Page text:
Newspaper article THE JOURNAL RECORD

AICCM May Face Dry Hole When Seeking More Donations

Newspaper article THE JOURNAL RECORD

AICCM May Face Dry Hole When Seeking More Donations

Article excerpt

OKLAHOMA CITY - The chances of finding a corporate sponsor to help fund ongoing operations at the planned American Indian Cultural Center and Museum don't look good, city officials said.

Oklahoma Center for Nonprofits President and CEO Marnie Taylor has a more optimistic, albeit mixed, outlook. Philanthropic support has remained strong in central Oklahoma, she said, even though a downturn in the oil and gas industry has put a damper on the expansion of corporate gift giving. Current commitments are being fulfilled; new project concepts aren't faring as well.

However, market forces could fix that problem by the time City Hall decides what to do with the troubled cultural center project. A special City Council committee concluded Tuesday the AICCM is still at least two years away from construction completion, and another year will be needed for installing Smithsonian Institution-quality exhibits.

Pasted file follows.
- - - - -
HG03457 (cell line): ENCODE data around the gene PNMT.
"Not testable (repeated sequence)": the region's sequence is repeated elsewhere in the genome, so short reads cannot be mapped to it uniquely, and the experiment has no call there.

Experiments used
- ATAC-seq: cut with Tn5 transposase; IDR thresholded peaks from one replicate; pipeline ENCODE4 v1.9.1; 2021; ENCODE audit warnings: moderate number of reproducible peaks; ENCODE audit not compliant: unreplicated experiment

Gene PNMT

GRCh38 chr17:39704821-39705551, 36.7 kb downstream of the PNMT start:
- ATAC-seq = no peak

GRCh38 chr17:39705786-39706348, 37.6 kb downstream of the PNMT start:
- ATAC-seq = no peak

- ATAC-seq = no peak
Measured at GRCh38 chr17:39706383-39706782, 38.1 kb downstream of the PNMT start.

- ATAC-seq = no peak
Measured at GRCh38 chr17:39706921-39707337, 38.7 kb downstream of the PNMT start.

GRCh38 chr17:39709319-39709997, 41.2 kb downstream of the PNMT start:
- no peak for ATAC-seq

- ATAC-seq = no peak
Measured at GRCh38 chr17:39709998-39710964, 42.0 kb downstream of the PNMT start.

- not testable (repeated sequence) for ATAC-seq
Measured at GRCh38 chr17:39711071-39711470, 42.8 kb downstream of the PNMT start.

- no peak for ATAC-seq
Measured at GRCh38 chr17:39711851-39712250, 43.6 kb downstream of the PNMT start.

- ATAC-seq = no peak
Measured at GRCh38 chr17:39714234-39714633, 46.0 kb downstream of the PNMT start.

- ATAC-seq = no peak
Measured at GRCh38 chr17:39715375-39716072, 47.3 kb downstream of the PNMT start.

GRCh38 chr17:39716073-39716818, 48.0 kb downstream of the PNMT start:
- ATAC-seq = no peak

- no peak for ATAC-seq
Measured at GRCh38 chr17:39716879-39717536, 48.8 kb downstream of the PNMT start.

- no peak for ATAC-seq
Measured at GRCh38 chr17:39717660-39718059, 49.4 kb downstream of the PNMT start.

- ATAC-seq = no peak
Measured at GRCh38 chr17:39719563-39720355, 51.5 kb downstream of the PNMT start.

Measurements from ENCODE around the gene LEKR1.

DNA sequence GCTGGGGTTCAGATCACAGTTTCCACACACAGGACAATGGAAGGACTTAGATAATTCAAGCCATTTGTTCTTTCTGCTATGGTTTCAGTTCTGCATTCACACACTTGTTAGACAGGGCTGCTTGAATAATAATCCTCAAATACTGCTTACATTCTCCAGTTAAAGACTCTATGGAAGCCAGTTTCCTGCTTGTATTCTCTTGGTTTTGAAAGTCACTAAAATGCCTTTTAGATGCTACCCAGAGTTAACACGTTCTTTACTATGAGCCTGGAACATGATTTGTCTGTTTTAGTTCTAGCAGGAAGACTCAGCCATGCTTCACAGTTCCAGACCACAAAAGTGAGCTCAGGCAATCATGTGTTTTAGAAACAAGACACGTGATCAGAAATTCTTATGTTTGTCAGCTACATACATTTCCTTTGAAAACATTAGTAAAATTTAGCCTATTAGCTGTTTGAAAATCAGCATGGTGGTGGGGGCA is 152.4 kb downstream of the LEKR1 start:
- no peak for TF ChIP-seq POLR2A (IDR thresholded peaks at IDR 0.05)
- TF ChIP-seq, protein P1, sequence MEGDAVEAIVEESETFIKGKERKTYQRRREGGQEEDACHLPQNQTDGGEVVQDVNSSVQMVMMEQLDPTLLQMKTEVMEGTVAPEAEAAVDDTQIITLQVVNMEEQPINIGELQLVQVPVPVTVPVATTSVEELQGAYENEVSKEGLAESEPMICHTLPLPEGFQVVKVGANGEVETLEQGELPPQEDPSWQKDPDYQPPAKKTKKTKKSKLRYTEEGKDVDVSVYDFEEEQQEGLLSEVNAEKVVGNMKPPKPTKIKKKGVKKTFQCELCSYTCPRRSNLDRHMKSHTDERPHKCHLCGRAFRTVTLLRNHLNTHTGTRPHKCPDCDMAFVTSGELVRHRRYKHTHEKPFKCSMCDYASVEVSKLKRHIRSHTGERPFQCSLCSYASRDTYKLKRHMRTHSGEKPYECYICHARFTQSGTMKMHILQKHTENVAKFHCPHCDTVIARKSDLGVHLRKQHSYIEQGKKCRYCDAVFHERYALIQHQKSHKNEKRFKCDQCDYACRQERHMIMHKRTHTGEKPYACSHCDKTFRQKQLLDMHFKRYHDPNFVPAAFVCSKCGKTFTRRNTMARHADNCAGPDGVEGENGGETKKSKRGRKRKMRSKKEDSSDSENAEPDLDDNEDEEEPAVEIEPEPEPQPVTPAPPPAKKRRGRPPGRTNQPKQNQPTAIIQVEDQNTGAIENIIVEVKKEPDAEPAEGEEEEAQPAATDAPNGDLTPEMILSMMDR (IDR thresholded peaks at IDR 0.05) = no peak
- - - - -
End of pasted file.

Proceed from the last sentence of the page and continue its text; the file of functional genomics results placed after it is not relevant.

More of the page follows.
Read complete coverage of the AICCM

In the meantime, council members and staff are trying to figure out how to cover a $15 million budget gap to complete the center and whether the $170 million project will work as originally envisioned. Consulting firm ConsultEcon Inc. Vice President Robert Brais told committee members that even if the AICCM is finished, in his experience most publicly operated culture centers and museums struggle to fully fund operations on their own. He referred to the difference between red ink and a balanced ledger as the taxpayer tolerance level.

City Manager Jim Couch said he doubted whether city officials will be able to identify enough private sponsors to find a comfortable tolerance level, even if a nonprofit group similar to the foundation that manages the city-owned Myriad Botanical Gardens is put in place. He said the philanthropic well has been tapped dry.

"We've already tapped the private sector for $25 (million) to $30 million to help us complete the project," Couch said. "If you've already hit them up for capital costs, are you going to hit them up again for operational costs? …

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